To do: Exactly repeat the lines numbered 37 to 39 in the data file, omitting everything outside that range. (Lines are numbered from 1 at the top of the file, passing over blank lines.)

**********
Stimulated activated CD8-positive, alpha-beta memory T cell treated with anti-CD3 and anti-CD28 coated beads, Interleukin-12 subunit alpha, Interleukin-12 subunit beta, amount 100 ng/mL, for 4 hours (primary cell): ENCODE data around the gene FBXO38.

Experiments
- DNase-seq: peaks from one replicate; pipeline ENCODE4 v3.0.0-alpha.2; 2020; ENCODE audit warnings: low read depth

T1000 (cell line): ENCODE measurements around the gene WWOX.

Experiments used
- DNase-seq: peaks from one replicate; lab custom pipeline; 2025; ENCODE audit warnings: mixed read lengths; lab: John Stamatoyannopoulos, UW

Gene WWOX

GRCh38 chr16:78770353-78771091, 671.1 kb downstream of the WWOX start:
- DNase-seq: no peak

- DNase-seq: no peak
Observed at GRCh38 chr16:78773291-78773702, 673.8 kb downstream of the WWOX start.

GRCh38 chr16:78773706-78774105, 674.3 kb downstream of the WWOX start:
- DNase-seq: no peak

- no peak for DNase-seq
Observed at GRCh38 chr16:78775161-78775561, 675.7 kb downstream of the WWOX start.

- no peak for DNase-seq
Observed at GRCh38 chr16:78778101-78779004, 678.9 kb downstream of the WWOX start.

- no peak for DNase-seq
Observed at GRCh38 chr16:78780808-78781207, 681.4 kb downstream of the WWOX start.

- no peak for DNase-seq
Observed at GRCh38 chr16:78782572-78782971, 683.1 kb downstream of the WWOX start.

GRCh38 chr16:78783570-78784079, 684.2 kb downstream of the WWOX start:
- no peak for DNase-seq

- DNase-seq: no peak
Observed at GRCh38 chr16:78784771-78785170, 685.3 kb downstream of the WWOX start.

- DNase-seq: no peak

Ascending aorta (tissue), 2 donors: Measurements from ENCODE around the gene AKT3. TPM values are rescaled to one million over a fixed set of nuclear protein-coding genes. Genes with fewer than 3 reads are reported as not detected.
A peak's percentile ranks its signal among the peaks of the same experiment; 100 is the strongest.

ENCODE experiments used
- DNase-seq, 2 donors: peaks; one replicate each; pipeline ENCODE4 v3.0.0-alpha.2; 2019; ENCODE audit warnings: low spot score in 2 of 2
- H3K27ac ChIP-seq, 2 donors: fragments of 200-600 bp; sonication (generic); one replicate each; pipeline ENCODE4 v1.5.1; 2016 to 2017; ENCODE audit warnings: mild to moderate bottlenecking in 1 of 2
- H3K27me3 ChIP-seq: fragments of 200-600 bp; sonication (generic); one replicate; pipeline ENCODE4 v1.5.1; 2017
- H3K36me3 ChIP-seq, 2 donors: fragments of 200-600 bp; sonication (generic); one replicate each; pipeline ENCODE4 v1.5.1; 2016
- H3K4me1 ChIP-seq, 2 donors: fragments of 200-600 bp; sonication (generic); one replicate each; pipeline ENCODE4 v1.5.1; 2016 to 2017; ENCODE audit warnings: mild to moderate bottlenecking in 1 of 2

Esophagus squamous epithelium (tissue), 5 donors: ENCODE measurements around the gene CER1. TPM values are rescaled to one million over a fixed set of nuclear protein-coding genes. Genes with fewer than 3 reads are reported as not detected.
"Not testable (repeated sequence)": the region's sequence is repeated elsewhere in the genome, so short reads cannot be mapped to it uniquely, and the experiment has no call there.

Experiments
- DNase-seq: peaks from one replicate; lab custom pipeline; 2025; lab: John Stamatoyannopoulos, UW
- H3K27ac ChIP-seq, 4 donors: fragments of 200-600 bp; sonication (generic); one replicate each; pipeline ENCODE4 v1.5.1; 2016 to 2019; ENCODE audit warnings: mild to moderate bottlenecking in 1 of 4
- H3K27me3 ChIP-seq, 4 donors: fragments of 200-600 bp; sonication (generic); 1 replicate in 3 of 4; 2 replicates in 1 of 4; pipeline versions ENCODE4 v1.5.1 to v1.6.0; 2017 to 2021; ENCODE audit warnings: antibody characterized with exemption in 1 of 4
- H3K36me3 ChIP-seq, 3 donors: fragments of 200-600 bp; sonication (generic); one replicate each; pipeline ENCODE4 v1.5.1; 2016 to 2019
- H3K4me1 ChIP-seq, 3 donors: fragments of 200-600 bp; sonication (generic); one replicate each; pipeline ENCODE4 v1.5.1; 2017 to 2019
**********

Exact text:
Experiments
- DNase-seq: peaks from one replicate; lab custom pipeline; 2025; lab: John Stamatoyannopoulos, UW
- H3K27ac ChIP-seq, 4 donors: fragments of 200-600 bp; sonication (generic); one replicate each; pipeline ENCODE4 v1.5.1; 2016 to 2019; ENCODE audit warnings: mild to moderate bottlenecking in 1 of 4